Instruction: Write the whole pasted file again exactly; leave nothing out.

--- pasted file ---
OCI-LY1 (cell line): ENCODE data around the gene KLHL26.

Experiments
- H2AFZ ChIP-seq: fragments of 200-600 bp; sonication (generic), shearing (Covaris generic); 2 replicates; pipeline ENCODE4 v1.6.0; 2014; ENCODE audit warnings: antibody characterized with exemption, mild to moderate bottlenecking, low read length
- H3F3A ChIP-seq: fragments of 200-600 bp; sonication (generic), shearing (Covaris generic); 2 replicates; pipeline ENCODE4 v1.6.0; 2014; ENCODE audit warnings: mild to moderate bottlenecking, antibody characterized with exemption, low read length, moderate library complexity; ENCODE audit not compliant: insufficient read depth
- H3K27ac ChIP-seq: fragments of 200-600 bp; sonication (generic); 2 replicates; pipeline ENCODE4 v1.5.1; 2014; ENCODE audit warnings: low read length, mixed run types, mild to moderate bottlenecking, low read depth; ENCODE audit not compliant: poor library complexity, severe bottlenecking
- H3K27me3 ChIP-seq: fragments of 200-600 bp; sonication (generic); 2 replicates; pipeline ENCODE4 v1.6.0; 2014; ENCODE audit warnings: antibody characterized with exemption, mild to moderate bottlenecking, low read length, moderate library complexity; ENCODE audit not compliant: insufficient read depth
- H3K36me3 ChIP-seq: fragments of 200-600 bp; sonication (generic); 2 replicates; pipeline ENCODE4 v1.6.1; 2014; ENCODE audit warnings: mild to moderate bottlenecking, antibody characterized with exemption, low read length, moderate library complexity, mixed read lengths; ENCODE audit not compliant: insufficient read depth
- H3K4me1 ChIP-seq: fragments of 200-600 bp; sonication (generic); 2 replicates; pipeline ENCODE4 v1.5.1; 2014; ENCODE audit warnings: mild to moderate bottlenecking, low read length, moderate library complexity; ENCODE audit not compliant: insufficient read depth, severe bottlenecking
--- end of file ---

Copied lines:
OCI-LY1 (cell line): ENCODE data around the gene KLHL26.

Experiments
- H2AFZ ChIP-seq: fragments of 200-600 bp; sonication (generic), shearing (Covaris generic); 2 replicates; pipeline ENCODE4 v1.6.0; 2014; ENCODE audit warnings: antibody characterized with exemption, mild to moderate bottlenecking, low read length
- H3F3A ChIP-seq: fragments of 200-600 bp; sonication (generic), shearing (Covaris generic); 2 replicates; pipeline ENCODE4 v1.6.0; 2014; ENCODE audit warnings: mild to moderate bottlenecking, antibody characterized with exemption, low read length, moderate library complexity; ENCODE audit not compliant: insufficient read depth
- H3K27ac ChIP-seq: fragments of 200-600 bp; sonication (generic); 2 replicates; pipeline ENCODE4 v1.5.1; 2014; ENCODE audit warnings: low read length, mixed run types, mild to moderate bottlenecking, low read depth; ENCODE audit not compliant: poor library complexity, severe bottlenecking
- H3K27me3 ChIP-seq: fragments of 200-600 bp; sonication (generic); 2 replicates; pipeline ENCODE4 v1.6.0; 2014; ENCODE audit warnings: antibody characterized with exemption, mild to moderate bottlenecking, low read length, moderate library complexity; ENCODE audit not compliant: insufficient read depth
- H3K36me3 ChIP-seq: fragments of 200-600 bp; sonication (generic); 2 replicates; pipeline ENCODE4 v1.6.1; 2014; ENCODE audit warnings: mild to moderate bottlenecking, antibody characterized with exemption, low read length, moderate library complexity, mixed read lengths; ENCODE audit not compliant: insufficient read depth
- H3K4me1 ChIP-seq: fragments of 200-600 bp; sonication (generic); 2 replicates; pipeline ENCODE4 v1.5.1; 2014; ENCODE audit warnings: mild to moderate bottlenecking, low read length, moderate library complexity; ENCODE audit not compliant: insufficient read depth, severe bottlenecking